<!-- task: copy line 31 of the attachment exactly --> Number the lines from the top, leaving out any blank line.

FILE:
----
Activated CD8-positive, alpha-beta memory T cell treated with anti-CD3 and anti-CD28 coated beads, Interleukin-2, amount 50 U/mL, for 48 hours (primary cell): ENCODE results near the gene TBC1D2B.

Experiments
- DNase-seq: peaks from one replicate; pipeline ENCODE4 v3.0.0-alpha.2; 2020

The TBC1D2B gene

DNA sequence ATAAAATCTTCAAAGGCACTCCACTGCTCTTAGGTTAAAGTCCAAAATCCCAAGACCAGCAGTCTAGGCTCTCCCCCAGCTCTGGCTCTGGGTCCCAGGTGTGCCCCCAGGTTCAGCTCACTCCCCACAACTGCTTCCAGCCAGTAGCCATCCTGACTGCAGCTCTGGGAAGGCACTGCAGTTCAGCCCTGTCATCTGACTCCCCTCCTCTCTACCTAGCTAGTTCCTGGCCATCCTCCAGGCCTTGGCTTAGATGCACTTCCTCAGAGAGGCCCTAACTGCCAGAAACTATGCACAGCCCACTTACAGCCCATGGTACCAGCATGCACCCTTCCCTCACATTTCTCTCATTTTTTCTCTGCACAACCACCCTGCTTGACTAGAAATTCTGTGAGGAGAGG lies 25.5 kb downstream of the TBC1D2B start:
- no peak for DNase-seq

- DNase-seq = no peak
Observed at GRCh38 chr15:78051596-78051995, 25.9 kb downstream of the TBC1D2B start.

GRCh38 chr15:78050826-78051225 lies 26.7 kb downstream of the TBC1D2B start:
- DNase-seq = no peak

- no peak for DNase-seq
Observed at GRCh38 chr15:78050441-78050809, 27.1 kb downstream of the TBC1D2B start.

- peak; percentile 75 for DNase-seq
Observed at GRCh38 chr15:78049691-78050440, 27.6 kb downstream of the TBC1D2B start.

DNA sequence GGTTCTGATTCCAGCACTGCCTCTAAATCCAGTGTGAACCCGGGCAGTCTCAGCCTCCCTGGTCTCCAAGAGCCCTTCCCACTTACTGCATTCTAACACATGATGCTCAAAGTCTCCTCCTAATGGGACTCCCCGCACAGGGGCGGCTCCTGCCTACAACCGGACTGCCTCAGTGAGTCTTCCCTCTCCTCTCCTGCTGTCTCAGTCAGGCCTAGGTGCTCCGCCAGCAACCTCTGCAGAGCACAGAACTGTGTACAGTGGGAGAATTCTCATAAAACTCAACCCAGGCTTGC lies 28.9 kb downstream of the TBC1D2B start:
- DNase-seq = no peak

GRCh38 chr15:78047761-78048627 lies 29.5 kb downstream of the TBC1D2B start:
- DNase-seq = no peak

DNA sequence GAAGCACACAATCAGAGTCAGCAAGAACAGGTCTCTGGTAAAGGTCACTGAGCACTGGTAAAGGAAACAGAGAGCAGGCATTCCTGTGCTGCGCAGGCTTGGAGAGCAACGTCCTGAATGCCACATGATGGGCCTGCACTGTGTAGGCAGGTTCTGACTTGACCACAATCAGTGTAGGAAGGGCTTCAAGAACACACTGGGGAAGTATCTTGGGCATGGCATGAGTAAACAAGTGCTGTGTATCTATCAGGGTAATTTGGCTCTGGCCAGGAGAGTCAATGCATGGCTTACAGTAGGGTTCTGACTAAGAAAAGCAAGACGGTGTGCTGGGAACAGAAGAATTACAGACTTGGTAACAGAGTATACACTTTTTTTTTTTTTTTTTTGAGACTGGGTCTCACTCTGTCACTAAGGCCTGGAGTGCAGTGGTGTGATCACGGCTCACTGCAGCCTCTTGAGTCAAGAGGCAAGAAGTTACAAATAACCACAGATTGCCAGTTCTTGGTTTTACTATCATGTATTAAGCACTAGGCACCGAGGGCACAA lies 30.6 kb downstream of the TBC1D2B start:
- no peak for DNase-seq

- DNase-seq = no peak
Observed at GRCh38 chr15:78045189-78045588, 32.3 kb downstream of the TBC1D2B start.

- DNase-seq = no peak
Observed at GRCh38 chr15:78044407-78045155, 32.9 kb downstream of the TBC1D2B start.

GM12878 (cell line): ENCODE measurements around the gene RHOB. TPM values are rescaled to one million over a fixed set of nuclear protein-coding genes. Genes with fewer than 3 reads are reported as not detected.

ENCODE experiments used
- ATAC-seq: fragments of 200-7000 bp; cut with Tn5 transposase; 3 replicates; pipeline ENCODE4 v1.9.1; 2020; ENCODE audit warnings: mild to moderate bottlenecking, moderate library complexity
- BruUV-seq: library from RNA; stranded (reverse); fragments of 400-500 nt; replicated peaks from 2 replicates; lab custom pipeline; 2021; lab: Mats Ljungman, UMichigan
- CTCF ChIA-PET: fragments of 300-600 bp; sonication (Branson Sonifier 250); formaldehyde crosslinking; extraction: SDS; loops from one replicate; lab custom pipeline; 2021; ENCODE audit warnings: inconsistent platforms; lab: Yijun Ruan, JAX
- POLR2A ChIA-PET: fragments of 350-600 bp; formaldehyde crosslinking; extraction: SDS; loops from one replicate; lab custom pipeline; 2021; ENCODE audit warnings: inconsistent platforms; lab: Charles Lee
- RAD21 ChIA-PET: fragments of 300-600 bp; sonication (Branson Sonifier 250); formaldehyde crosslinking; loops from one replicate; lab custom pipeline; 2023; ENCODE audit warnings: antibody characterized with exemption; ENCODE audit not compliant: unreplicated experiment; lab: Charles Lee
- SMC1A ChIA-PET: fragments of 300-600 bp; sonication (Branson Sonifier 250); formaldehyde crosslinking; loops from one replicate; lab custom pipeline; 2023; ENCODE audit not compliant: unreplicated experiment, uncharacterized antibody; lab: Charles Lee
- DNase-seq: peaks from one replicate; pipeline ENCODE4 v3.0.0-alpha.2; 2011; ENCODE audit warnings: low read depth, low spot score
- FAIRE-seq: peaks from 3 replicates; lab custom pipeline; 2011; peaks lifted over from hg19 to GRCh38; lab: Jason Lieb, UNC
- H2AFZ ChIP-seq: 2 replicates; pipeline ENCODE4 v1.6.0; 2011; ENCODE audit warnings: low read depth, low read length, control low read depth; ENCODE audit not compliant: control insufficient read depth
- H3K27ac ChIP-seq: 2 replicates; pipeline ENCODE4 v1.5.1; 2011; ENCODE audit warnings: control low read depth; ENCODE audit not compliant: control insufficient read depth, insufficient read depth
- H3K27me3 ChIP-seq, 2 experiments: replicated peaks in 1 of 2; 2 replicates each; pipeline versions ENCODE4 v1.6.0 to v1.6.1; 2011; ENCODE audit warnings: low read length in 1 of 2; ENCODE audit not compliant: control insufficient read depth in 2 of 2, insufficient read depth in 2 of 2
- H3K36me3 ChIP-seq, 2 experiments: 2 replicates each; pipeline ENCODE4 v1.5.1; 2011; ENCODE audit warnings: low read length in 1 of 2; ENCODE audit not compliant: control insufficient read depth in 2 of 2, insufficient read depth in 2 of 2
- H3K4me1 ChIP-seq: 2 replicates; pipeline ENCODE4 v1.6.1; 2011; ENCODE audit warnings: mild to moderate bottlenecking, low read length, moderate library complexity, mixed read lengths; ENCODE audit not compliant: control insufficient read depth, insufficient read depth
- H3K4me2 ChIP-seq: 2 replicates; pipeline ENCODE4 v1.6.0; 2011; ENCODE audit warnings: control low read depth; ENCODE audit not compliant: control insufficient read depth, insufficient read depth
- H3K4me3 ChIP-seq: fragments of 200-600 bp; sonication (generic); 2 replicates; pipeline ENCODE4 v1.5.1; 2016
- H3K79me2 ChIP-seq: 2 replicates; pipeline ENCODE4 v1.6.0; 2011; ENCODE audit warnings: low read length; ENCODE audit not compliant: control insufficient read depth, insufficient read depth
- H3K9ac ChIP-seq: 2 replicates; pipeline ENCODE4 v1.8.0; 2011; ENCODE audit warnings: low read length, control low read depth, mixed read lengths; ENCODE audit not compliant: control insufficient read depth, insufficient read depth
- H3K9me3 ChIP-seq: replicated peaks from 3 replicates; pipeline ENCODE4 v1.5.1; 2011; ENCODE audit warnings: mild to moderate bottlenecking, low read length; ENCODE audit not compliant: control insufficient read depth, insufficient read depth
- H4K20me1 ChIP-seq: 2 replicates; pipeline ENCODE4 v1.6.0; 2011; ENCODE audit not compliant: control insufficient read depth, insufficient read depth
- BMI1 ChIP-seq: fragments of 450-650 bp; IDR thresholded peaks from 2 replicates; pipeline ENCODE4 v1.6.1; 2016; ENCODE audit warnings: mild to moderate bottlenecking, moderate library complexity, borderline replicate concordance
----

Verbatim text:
- RAD21 ChIA-PET: fragments of 300-600 bp; sonication (Branson Sonifier 250); formaldehyde crosslinking; loops from one replicate; lab custom pipeline; 2023; ENCODE audit warnings: antibody characterized with exemption; ENCODE audit not compliant: unreplicated experiment; lab: Charles Lee